I have done a lot of self-reflection over the last few weeks. I am angry with myself. I, who pride myself on being culturally competent, feel like a fraud. Why? Because I was not doing enough.
The process of becoming culturally competent involves looking within yourself and examining your worldview, implicit biases, determining how they impact you, and how this affects your interactions with others. In the context of the educational setting this is vital because it impacts how you interact with your students and their families.
Over the last few weeks, I have been reading about anti-racism (Thank you Dr. Kendi!), listening to podcasts, following social media accounts and participating in webinars. These have been incredibly helpful and I have been having a lot of “aha” moments. I have also gone through feelings of sadness, disappointment and anger—all toward myself. Although I advocate for my students, I am guilty of not calling out racist remarks.
I can recall situations where I have heard educators make comments that have made me feel incredibly uncomfortable. At the beginning of my career, I had a teacher tell me,
Latino parents do whatever their kids tell them, so there is no point in calling them.
She did not seem to care that I am a Latina parent and I did not call her out on it. Would this same statement be made of the white community?
I can also recall a meeting where someone made a comment about unrest in a community which included the assumption,
It must be gangs.
I thought that was interesting since she was referring to a group of Black people. Would the same comment be made if it was a group of white people?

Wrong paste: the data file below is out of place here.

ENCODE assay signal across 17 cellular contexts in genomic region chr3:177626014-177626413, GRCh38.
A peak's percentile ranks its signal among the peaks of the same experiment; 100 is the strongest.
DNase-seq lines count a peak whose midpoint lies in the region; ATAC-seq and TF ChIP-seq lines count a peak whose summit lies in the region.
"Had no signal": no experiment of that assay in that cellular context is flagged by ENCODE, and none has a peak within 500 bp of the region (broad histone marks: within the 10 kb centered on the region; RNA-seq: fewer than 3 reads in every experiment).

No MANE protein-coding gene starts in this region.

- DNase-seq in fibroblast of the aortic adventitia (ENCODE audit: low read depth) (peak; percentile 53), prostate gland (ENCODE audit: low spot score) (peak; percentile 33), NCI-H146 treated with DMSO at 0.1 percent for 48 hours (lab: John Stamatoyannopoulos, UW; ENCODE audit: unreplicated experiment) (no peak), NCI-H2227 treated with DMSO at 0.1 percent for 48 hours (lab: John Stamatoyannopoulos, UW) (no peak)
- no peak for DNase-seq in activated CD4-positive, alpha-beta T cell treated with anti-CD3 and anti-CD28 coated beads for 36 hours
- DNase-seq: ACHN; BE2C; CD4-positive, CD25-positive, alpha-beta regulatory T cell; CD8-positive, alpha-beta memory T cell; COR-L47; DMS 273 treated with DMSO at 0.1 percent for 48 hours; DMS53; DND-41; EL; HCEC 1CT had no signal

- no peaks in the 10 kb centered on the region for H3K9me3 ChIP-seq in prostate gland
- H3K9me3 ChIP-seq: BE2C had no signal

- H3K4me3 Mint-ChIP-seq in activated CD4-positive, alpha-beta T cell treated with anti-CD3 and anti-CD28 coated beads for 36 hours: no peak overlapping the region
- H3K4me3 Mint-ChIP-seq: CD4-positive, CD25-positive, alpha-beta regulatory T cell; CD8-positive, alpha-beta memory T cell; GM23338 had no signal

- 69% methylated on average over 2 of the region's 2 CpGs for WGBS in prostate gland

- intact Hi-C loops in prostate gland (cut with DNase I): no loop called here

Another time, an educator was asked what a student’s aspirations were. She replied,
He aspires to be a thug.”
There was a pause in the meeting, and a colleague called her out on the statement.
I sat quietly, once again, not speaking up.
If a white student was having difficulty in school, would that student be viewed as aspiring to be a thug?
The thug comment really got to me. I remember going into my office and berating myself over not saying anything. The next time this person made a comment that I interpreted as racist, I engaged her, which made her take a step back.
There are plenty more examples of racist comments and microaggressions I have heard over the years, towards me and to others, both in and out of school. In my personal life, I have heard loved ones make comments that I vehemently disagree with, but in order to keep the peace, I have kept quiet.
No more. I am done. This is the time for change.
If statements and behaviors are not called out, we cannot make a positive change. When calling people out, I do not mean attacking them, or engaging with negative intent. I am referring to pointing out their comment and inquiring in a respectful manner as to their meaning. This is also a time where the implication of the comment can be addressed. For example you can point out how a comment can perpetuate a racist idea. This can lead to a dialogue where both sides are heard and hopefully minds changed for the better.
Districts should continue to invest in professional developments that focus on implicit biases, but these trainings should not be a one day, one-hour training. Beliefs and biases are ingrained and developed over the course of a lifetime. A one-hour training is surely not enough to delve deep within oneself. Cultural competency training is the first step in the right direction. However, it is not enough to be culturally competent, we need to be actively anti-racist.
I have begun calling statements out in my personal life. Once we are back in school, I will continue to do so professionally. This means I will probably be disliked among those who make racist comments, but that’s O.K. Advocating for my students means calling out racist comments.
This article was first posted on educationpost.org